The eldest child received her new ipod last week. It’s the AIDS awareness version, and it’s very pretty, bright red with a white control. She refuses to admit that it looks like the Target logo reversed, but that’s ok.
You have to name the damn things, so I said, “Name it Karl.” She said, “Why didn’t you name yours Karl?” And I said, well, I have a really crappy ipod (a shuffle) and also, it’s not an AIDS ipod. And then she understood, and we talked a little and I told her my other friends who died:
Terry, Charlie, Michael, Deva, Felix
I was lucky. 6 (including Karl) isn’t such a high number, not compared. Honestly, if I’d kept in better touch, I’m sure there would be more. She settled on Felix, and I will here pay a brief and long overdue tribute to him.
I met Felix Rice at a party in Key West. Karl had been dead just a few months, and I don’t remember how I got to the party, but it was one of those moments where our eyes met and we were instantly friends. Born in D.C. but having lived a long time in London, he had a nice distinctive accent that combined a Mason-Dixon thing with soft British. He was fairly exotic looking; his dad was black and his mom was half black and half Indian. So he had really lovely copper skin, good bones, and a wonderful devilish grin. He also had gills on his ears, which was pretty wild; they were these tiny little natural slits right on that little piece of your ear that sticks out from your cheek.
He had wonderful stories and about half of them were true:
His maternal grandfather was an Indian chief.
His mother’s maiden name was Booth, and she was a descendant of John Wilkes Booth.
He had a stunningly beautiful singing voice. He once played for me a Cole Porter song he’d recorded on a cassette, “I Worship You.” I still remember it and it makes me cry.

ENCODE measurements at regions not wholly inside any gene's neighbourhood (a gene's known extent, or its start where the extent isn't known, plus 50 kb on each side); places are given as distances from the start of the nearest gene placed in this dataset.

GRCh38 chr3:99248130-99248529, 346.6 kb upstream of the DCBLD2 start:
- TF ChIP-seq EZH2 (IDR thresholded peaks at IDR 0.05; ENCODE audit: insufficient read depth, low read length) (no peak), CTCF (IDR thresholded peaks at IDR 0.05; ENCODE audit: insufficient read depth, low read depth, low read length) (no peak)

He played the Rock Man in a London stage version of Harry Nilsson’s The Point, which starred Davy Jones as Oblio and Micky Dolenz in…some other part. Nilsson wrote a special song for Felix which is on the difficult to find soundtrack.
He was in the all-black revival of Hello Dolly with Cab Calloway and Pearl Bailey. Calloway was a homophobe who used to swat all the gay dancers’ asses with wet towels. Felix played the tall skinny guy who marries Cornelius’s daughter. I hate that show.
He was in a show based on Cinderella called I Got a Shoe that played in London for a long time but never came to the US.
He played Mr. Golly, a Golliwog doll, in a British kid’s show Tis Was.
However, after Felix died, I also found out that he had lied about being Dorothy Dandridge’s nephew (there is a faint resemblance, so it was a good scam), and that the supporting role he’d boasted about in Yanks was actually one line. There were others, but I’ve forgotten them, because, why remember the bad stuff?
Felix was really mad at me for leaving Key West, and toward the end of his life he got increasingly angry; he didn’t have full-blown AIDS dementia, but he definitely had something strange going on. We shared an apartment my last 9 months there, and unfortunately, the boundaries weren’t clearly drawn. I think he may have told people, and convinced himself, that I was going to stay with him and take care of him no matter what. In denial when I moved in – I did not handle Karl’s death too fabulously – I knew I had to leave KW as soon as I got pregnant. Felix and I both fought for our own interests, and they conflicted. I still feel sad when I think of him, but I know I couldn’t have done anything else, and I definitely couldn’t stay.
He died within a week after I left. He was basically starving himself. I could take it as a hunger strike protesting my leaving, but in my heart I don’t believe that Felix was that manipulative, just very, very ill toward the end, and at some point that September, something in him decided to stop.
Sadly, I had only one dream about Felix that felt like a visit. Of those who died, he’s the only one except of course Karl, of whom I’ve had several which are generally lovely. He was in a dark tunnel on a little cart. I said, “Felix, how are you?” And he said, “I’m just so bored. This cart won’t go anywhere, and it’s so boring.” At the time, it seemed very real, and unfortunately like the kind of afterlife he would have ended up with. He could be childish; it was sort of the eternal equivalent of me saying, “Well, I just won’t eat any more ice cream!” when I was 4.
I hope and pray, my dear Felix, that you did get off the cart at some point and found some wonderful musical theater where you’re the perpetual star. You gave me so much laughter and happiness for such a short time, and in the brief time that we were close, you were a wonderful friend.